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A Critique of Wim Hof Breathwork

THE FIVE: Essential Lifestyle Principles For A Life In Sync

  1. Yoga: Asanas (Postures) + Pranayama (Breath)
  2. Meditation + Mindfulness
  3. Psychic Sovereignty (Our Relationship To Technology)
  4. Sleep Hygiene
  5. Outdoor Rituals

First, I need to start by saying this: I have a huge amount of admiration and respect for Wim Hof the human being. 

If you’re not familiar with Wim, he’s the eccentric dutch man who’s become hugely popular in recent years for his genuinely groundbreaking practices using extreme cold exposure and breathwork to manipulate his metabolism, nervous system and immune system (and teaching thousands of others to do the same).

He essentially single-handedly provoked scientists to reconsider the question of whether the sympathetic nervous system and innate immune response might be accessible to voluntary influence (both were long considered by scientists to be wholly unavailable to direct conscious influence). See this 2014 research paper if you’re curious to learn more on this.

Generally when someone upends core fundamental assumptions of a hard science field, we’re talking about a bonafide genius. While I wouldn’t put Wim in the same category as an Alan Turing or Charles Darwin, his disruption of the neurobiology orthodoxy is a massive contribution.

My critiques are not even so directly of the breathing techniques Wim uses, as they clearly have utility in his system of practices.

The critiques below are of the manner and context in which these techniques are being taught, by Wim, yes, but mostly by countless other “breathwork instructors” of varying (and generally dubious) credentials.

1. Wim Hof Technique Is Nowhere To Be Found In Yogic Breathing (Pranayama)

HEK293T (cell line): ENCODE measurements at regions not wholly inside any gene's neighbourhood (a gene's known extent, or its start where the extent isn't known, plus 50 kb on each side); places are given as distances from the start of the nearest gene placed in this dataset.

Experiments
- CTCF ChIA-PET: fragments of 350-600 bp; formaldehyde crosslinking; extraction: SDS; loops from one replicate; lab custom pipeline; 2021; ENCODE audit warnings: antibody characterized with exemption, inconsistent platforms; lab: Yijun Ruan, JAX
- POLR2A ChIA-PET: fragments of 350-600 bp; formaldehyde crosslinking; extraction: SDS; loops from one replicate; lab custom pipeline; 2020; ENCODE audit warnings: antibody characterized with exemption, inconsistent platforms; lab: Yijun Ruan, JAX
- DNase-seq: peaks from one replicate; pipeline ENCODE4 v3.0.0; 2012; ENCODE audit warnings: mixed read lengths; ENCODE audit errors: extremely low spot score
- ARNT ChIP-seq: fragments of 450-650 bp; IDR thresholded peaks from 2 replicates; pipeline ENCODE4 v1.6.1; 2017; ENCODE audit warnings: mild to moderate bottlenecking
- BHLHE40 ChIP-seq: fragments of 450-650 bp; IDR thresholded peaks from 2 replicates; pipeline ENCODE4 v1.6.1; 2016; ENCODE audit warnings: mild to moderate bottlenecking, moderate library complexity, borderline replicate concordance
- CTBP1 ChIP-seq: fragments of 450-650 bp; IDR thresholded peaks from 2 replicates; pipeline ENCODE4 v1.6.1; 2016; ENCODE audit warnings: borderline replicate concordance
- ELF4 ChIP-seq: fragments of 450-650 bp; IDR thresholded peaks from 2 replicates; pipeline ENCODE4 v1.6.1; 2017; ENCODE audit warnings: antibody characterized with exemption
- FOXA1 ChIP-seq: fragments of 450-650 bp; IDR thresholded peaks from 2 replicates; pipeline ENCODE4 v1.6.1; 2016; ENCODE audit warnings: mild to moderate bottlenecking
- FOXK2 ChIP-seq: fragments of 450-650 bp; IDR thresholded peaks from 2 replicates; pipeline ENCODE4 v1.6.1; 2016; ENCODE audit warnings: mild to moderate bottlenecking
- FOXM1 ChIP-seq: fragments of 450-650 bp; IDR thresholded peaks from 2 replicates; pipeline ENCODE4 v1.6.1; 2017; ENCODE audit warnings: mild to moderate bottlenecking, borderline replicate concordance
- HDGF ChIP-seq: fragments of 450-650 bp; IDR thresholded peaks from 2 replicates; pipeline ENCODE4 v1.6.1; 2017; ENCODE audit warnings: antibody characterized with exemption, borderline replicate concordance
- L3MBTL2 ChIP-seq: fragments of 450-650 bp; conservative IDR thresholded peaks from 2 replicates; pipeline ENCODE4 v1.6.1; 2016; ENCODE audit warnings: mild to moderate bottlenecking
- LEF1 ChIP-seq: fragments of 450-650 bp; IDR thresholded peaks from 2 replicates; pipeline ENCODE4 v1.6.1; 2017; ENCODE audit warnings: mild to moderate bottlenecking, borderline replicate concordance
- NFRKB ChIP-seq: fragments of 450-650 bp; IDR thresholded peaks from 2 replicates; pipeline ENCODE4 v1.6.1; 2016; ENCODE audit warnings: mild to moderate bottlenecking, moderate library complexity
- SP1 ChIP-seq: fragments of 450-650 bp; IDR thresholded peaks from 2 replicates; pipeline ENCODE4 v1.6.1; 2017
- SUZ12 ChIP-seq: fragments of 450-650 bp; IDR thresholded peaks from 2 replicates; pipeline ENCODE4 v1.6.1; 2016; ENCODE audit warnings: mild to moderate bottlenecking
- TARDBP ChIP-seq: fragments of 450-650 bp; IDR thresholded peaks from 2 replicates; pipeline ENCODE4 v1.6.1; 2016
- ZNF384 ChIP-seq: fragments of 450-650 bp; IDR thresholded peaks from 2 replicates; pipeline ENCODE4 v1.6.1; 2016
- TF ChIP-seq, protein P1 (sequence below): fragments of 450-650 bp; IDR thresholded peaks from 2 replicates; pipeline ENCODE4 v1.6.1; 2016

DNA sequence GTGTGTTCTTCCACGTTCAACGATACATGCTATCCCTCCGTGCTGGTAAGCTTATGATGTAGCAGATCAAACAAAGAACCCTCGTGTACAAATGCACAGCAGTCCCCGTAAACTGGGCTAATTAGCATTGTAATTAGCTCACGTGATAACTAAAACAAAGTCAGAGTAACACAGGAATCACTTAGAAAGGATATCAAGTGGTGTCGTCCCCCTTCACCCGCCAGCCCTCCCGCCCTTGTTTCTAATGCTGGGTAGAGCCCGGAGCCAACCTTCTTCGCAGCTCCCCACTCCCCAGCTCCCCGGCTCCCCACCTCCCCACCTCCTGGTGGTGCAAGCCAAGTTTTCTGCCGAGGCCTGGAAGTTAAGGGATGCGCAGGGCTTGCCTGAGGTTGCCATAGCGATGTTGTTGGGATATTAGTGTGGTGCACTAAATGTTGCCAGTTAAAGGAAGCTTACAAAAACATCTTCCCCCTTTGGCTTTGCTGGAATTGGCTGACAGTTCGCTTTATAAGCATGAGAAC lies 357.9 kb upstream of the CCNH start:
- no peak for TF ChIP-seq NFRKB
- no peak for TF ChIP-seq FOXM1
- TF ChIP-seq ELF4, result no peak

Here’s how I view pranayama: 

The techniques we have today are the distillation of thousands of years of countless yogis sitting in caves experimenting with different breathing patterns to determine which techniques most reliably move the mind/body/nervous-system towards vitality, balance and - most importantly - peace.

So what are we to make of the absence of any technique resembling Wim Hof breathing from yogic texts?

If a breathing pattern or technique does not appear in yogic texts, there is one thing we know for certain - it’s not because it wasn't tried. 

If a technique fails to appear (particularly one as simple as Wim’s), it’s because it was experimented with thoroughly and determined NOT to move the nervous system towards balance and peace.

2. It’s Fundamentally An Aggravating Breath Pattern

In my view, the absence of Wim's technique from yogic texts points towards it having been determined to actually be counter to the aim of balance and peace with some frequency (if not in all cases).

Wim's technique is an intense one, and intense techniques are rarely, if ever, neutral in effect (and certainly not techniques involving the breath). Rather, Wim's breathing technique is (in most cases) an explicitly aggravating one.

This squares well with both my direct experience of Wim's techniques, and what I observed and heard reported by others when I've attended workshops teaching Wim's technique. I've attended many such workshops, although, admittedly none led by Wim himself (some were led by direct students of his, however).

Aggravating is not at all synonymous with "bad" or even "not useful". It is precisely because the technique is aggravating that it produces the novel psychic and emotional effects that Wim and others find useful.

One point to make here is that, while potentially useful in other contexts, if one's aim is a balanced and peaceful nervous system, a fundamentally aggravating technique like Wim's is not a good candidate for daily practice (certainly not when time-tested pranayama techniques are available).